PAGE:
UTM: What to Look For at Your Credit Union
UTM, or unified threat management, seems to have become a misused term; anyone who puts together something more than a firewall in the same box calls it a UTM.
So what are the key elements your credit union should look for? Read on:
1) Firewall – of course your credit union needs this, but in light of the other features that you will want, packet filtering, stateful inspection and proxy create a more flexible solution; so your firewall must be a hybrid.
2) IDS/IPS – this today is a must; you can’t have edge protection without proper IPS, and it is ridiculous to buy a separate one after you have spent all the money for a UTM device. This feature should be fully integrated with the firewall, to achieve a next generation firewall protection, and should be INLINE with the firewall, able to communicate with it to stop/tear down connections that are sending rogue packets.
3) Email protection – should be much more than just an anti-virus, or AV, product. Should be policy protection, to block unwanted attachments, hidden, compressed or otherwise. Should be protection for the server, integrated with the firewall and IPS. Should be protection from vulnerabilities that affect your credit union’s protocols and servers.
4) Antivirus – protocols to be protected are, at a minimum: SMTP, POP3, IMAP, FTP, and HTTP.
- AV is too generic a term; one single AV is no longer acceptable as no one can really keep up; best is to have more than one
- Real time AV – this is an emerging technology; but if you want to hope to block emerging threats, you need zero day protection, you need a real time AV
5) Antispam. Hackers use all kinds of ways to get in; your credit union needs to have protection against all of them. Antispam should have a proven record of at least 98% protection, should not be using old spam lists but should be based on more modern techniques, such as SPF check and many others. We still see too many systems that use old methods that cause way too many false positives and yield poor overall results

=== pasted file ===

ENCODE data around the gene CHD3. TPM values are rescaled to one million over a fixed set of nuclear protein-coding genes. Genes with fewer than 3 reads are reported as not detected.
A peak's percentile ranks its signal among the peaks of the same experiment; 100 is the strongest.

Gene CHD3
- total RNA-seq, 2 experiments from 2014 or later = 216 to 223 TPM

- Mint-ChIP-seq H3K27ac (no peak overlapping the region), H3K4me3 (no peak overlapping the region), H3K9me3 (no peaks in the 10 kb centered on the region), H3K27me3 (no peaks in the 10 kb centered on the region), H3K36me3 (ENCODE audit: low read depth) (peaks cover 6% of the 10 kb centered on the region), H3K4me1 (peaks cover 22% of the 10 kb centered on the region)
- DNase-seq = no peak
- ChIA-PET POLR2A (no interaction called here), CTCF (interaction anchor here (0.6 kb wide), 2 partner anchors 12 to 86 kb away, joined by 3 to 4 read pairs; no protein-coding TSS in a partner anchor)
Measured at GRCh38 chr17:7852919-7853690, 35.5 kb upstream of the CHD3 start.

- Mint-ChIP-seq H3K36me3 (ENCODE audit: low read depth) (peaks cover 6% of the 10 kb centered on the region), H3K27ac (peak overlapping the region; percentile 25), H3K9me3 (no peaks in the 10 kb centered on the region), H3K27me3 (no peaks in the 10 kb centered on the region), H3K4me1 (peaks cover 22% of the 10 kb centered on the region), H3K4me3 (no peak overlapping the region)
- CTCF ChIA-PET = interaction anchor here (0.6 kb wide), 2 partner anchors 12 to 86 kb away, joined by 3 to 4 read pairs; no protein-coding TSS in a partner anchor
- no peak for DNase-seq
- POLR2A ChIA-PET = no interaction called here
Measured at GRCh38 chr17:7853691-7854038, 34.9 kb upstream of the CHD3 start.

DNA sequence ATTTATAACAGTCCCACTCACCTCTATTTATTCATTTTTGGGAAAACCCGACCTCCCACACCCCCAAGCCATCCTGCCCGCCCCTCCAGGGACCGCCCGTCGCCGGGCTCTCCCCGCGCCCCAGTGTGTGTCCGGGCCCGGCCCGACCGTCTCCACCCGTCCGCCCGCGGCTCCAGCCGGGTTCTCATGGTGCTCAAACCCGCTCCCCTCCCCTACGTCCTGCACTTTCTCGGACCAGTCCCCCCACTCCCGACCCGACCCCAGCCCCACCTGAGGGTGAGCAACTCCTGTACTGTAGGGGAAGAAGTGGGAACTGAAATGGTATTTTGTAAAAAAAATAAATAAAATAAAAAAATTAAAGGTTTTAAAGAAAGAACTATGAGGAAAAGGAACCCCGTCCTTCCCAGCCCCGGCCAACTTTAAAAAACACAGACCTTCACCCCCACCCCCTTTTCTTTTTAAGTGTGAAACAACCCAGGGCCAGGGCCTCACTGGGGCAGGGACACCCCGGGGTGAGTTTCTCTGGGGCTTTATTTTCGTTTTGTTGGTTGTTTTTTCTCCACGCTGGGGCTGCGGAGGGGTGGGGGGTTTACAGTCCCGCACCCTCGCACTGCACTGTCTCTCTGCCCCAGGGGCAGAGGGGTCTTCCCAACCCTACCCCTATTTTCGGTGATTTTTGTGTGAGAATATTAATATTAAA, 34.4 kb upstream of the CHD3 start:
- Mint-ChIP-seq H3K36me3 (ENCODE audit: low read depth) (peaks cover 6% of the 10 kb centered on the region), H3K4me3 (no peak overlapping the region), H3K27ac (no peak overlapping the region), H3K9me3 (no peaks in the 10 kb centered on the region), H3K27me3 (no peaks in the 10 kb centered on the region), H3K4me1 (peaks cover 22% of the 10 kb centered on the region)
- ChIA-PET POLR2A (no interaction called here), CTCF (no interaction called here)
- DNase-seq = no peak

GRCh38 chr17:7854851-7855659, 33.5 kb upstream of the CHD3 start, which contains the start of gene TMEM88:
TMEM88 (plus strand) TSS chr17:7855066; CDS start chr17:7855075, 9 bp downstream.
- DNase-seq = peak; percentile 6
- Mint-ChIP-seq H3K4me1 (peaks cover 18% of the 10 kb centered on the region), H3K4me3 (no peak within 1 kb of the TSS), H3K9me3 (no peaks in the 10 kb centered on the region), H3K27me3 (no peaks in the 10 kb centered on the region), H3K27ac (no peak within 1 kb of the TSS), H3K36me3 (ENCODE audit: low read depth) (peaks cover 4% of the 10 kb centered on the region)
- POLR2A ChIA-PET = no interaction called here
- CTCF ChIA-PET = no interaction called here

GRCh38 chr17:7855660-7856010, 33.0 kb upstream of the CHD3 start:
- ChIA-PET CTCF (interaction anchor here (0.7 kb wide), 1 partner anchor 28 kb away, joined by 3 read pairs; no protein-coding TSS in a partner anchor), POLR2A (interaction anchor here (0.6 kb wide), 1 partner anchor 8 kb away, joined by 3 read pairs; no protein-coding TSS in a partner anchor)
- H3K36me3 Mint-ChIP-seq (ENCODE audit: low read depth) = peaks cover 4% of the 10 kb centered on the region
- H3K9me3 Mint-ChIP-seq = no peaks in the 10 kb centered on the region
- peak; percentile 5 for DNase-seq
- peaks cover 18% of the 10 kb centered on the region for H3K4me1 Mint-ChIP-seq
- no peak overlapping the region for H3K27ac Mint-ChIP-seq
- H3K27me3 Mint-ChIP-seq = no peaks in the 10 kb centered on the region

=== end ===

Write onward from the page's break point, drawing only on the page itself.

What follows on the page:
6) Web access policy – a credit union must be able to control where its employees are allowed to go on the Internet, and this in turn enhances protection as it prevents users from landing on dangerous websites.
7) VPNs – modern devices should support IPSEC for compatibility, but should also offer SSL as a full VPN, with roaming AND site-to-site solutions. PPTP is still there, as it is free and inexpensive, but not mandatory at this point.
8) Updates – the Internet moves too fast for updates to be pulled from the devices. Real-time push updates are now a must.
9) Monitoring/management – this is important because expert configuration is 50% of the protection.
A true UTM device should be seamless – the final result being stronger than the sum of the parts. The antispam should be able to communicate with the IPS, so that a spammer attacking your device will be blocked before the email is even delivered.
The antispam should also be able to use the categorization abilities of the web access policy to see if a URL in an email should be allowed or not. The IPS and the firewall should be fully integrated. And the list goes on …
New functions that are emerging as required on the UTM are DLP and Vulnerability Scanning. These functions thus far have been done using separate devices; more and more companies are demanding to see them integrated with the gateway protection.
2012 will see the introduction of encrypted protocol scanning. As the trust model of SSL/TSL is being broken by more and more attacks, it will become very important that this model be transferred back under the control of the experts, at the gateway, moving it away from the desktop. Hence scanning SSL/TSL at the gateway becomes mandatory.
Lastly, it’s important that the technology offered for one credit union branch, for instance, is the same provided for all branches. For example, you want the same AV protection, nothing less.
Remember, viruses don’t treat one branch any better than they treat your headquarters!
Pierluigi Stella is chief technology officer at Network Box USA in Houston, Texas.